Three things you may not know are impacting your people’s mental health: menopause, fertility, baby
With offices reopening, this summer should be full of optimism. But for some, it will fill them with dread. Long before Covid-19, the UK workforce was already facing a mental health pandemic, with 54% of days lost due to work-related stress, according to the Health and Safety Executive’s work-related stress, anxiety or depression statistics (2020). The past year has only made matters worse.
But, have you thought about the mental health impact of these key life journeys: struggling with fertility, becoming a parent and going through menopause?
These natural life stages have a big impact on mental health. They can trigger emotions of loss, increased stress, anxiety and insomnia. They did before Covid-19, and will long after the pandemic too. Here’s how they could be affecting your colleagues.
- One in six women who lose a baby in early pregnancy experience long-term symptoms of post-traumatic stress.
- A lack of clarity around workplace policy or guidelines can result in stress, anxiety and job pressure for those taking time off work for fertility treatment.
- 90% of men and women dealing with fertility issues report feeling depressed, whilst 43% say they have felt suicidal, found Fertility Network UK’s survey on the Impact of Fertility Problems (2016).
- One in five new mothers experience a mental health issue during the perinatal period, as well as one in eight partners, found the Royal College of Obstetricians and Gynaecologists Maternal Mental Health – Women’s Voices (2017) research.
- Sleep deprivation, extreme fatigue and a loss of pre-baby identity are real issues for new parents.
- New mothers who struggle to breastfeed are more likely to suffer postpartum depression, found the National Centre for Biotechnology Information’s Early breastfeeding experiences and postpartum depression (2011) study.
- Job security issues associated with parental leave and returning to work (mothers have been 47% more likely than fathers to have lost their job or quit during lockdown), according to the Institute for Fiscal Studies’ survey: Parents, especially mothers, paying heavy price for lockdown (2020).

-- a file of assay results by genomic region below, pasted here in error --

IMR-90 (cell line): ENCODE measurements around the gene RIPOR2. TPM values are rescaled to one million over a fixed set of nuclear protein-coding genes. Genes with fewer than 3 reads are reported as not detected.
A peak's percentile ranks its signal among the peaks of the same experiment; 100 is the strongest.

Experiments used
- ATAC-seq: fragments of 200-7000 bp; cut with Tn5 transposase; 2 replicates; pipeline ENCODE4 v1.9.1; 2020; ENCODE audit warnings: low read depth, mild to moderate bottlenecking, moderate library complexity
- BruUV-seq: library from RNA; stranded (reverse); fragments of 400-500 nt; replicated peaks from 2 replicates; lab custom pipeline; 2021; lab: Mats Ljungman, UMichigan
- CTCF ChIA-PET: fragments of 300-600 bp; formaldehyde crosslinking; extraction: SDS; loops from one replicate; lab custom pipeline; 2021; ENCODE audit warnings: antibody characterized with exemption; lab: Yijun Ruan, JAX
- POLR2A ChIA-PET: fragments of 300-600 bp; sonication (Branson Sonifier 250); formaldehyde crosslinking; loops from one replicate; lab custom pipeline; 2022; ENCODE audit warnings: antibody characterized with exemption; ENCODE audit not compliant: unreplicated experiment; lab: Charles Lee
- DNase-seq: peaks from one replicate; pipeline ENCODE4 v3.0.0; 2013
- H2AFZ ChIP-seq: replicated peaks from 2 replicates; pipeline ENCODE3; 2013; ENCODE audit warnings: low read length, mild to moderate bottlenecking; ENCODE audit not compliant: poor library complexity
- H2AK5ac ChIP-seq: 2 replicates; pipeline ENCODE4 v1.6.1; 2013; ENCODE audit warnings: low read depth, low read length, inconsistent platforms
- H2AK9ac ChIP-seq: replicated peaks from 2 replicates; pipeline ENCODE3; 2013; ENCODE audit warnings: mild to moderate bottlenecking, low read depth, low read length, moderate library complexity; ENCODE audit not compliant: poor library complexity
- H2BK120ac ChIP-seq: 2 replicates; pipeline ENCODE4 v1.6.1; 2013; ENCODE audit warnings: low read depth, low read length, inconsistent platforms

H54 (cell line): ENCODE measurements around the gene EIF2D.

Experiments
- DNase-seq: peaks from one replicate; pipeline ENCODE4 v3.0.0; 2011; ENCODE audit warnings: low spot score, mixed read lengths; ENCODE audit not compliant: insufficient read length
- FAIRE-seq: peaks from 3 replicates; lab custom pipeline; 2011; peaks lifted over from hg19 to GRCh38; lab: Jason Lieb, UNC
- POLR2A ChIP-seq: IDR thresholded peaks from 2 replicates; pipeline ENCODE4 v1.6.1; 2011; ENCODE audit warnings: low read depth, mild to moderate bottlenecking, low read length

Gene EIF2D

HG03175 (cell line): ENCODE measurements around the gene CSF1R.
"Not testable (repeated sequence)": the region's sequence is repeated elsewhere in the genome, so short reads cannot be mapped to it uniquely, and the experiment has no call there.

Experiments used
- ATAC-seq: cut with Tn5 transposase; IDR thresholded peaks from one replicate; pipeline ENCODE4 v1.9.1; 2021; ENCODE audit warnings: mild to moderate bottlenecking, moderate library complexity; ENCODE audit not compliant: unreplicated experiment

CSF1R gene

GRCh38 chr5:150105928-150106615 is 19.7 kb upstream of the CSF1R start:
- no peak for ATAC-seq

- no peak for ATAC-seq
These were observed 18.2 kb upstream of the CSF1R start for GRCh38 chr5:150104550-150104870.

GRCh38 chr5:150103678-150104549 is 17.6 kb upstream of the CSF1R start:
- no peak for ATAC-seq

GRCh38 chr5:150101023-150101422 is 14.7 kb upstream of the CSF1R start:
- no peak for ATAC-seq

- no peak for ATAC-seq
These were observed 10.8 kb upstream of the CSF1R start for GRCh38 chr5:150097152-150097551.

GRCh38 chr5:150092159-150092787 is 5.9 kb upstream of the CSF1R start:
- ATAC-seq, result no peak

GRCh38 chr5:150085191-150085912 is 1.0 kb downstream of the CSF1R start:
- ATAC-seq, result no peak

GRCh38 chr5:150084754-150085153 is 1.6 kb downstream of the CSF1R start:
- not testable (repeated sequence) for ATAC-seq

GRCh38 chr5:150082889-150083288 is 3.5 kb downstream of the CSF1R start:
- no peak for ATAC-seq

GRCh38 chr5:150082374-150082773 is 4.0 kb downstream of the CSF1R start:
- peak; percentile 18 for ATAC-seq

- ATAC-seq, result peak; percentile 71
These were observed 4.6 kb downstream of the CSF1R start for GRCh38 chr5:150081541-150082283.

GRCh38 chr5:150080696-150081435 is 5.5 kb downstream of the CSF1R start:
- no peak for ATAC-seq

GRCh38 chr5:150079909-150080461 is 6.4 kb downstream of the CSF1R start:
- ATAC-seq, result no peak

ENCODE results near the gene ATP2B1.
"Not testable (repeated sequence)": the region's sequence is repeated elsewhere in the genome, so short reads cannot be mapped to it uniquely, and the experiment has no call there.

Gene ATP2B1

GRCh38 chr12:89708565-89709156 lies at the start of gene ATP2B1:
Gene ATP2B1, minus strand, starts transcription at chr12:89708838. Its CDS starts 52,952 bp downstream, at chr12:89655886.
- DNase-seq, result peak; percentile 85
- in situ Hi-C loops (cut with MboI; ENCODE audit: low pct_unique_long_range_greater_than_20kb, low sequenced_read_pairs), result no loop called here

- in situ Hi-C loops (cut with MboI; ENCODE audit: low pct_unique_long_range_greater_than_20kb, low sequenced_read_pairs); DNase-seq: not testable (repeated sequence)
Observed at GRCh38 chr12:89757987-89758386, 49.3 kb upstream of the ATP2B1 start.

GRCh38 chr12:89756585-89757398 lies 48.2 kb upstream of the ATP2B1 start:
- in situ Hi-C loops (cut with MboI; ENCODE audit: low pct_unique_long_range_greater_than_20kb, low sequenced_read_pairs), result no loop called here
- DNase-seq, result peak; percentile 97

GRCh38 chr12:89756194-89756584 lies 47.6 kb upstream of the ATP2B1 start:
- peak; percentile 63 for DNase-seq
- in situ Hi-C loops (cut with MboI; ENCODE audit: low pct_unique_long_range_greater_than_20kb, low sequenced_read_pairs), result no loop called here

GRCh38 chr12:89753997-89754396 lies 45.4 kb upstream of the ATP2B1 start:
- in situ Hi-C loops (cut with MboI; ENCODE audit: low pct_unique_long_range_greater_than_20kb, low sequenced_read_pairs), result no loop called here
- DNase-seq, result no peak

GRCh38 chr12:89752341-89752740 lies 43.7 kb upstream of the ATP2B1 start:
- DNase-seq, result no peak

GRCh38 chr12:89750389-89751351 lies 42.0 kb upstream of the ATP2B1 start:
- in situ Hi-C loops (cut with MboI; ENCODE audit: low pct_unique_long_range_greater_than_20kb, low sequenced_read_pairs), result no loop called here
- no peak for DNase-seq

- In additional to hot flushes, the psychological symptoms of menopause include brain fog, memory loss, anxiety, low mood and insomnia.
- Hormone fluctuations, stress, body image and symptoms can have a negative impact on emotional and mental wellbeing during menopause.
- 20% of those who experience symptoms of the menopause consider leaving their job, often as a result of their symptoms, found CIPD’s The Menopause at Work (2019) report.
- Those who have learnt to better manage their menopause symptoms whilst working from home are more likely to suffer back to work anxiety after lockdown.
Your people need you
“The pandemic has affected everyone, but even more-so those who are in low paid jobs, who have worked from home in small spaces, unable to pay for extra childcare support and unable to pay for private healthcare,” says Linda Gillham, counsellor and Healthy Minds Lead for digital healthcare benefit, Peppy.
Employers have a crucial role to play. You can help support the physical, mental and emotional wellbeing of your people by providing holistic support, benefits and initiatives that get to the heart of the issues, before they become a mental health crisis.
Gillham offers her insight into what employers can do to help:
Support major life journeys
Organisations should look at offering support for specialist issues that commonly impact mental health, such as fertility, pregnancy, early parenthood and menopause. Peppy, for example, is a digital healthcare benefit that offers tailored physical, mental and emotional wellbeing support rather than a one-size-fits-all approach. Being external from the organisation, helps to create a safe, confidential space where employees can truly open up.
Watch out for warning signs
Learn to identify when someone is struggling. Warning signs include: working long hours and not taking breaks, increased levels of sickness, changes in mood, being late to video meetings, being distracted, uncharacteristic performance issues, overreaction to problems and even disruptive behaviour.
Particularly now, when a lot of us are working from home, setting boundaries has never been so important. Set boundaries such as no-meetings-Fridays or diarised lunch hours to reduce the burden on people when they’re feeling under pressure.
Offer blended working
HR teams could consider offering blended working and a phased reopening as we return to the office. This allows people to mix remote work with time in the office when they feel comfortable to do so, and returning to the workplace gradually, rather than suddenly.
Flexible working arrangements are also an excellent way to reduce pressure for those who are having to take time out of their working day for appointments relating to fertility, pregnancy and menopause, whether these are in-person or virtual.
Share your experiences
On a one-to-one basis, HR managers may benefit from showing a little vulnerability themselves. For the first time in our lives, we are all in the same boat with this pandemic. By sharing our experiences – whether about lockdown or about becoming a parent – you can help build trust and an open dialogue with your colleagues.
Creating a culture of openness is especially crucial today, as we readjust to life as normal after the pandemic, but it will also help you support your team through major life journeys now and well into the future.
This article is provided by Peppy.
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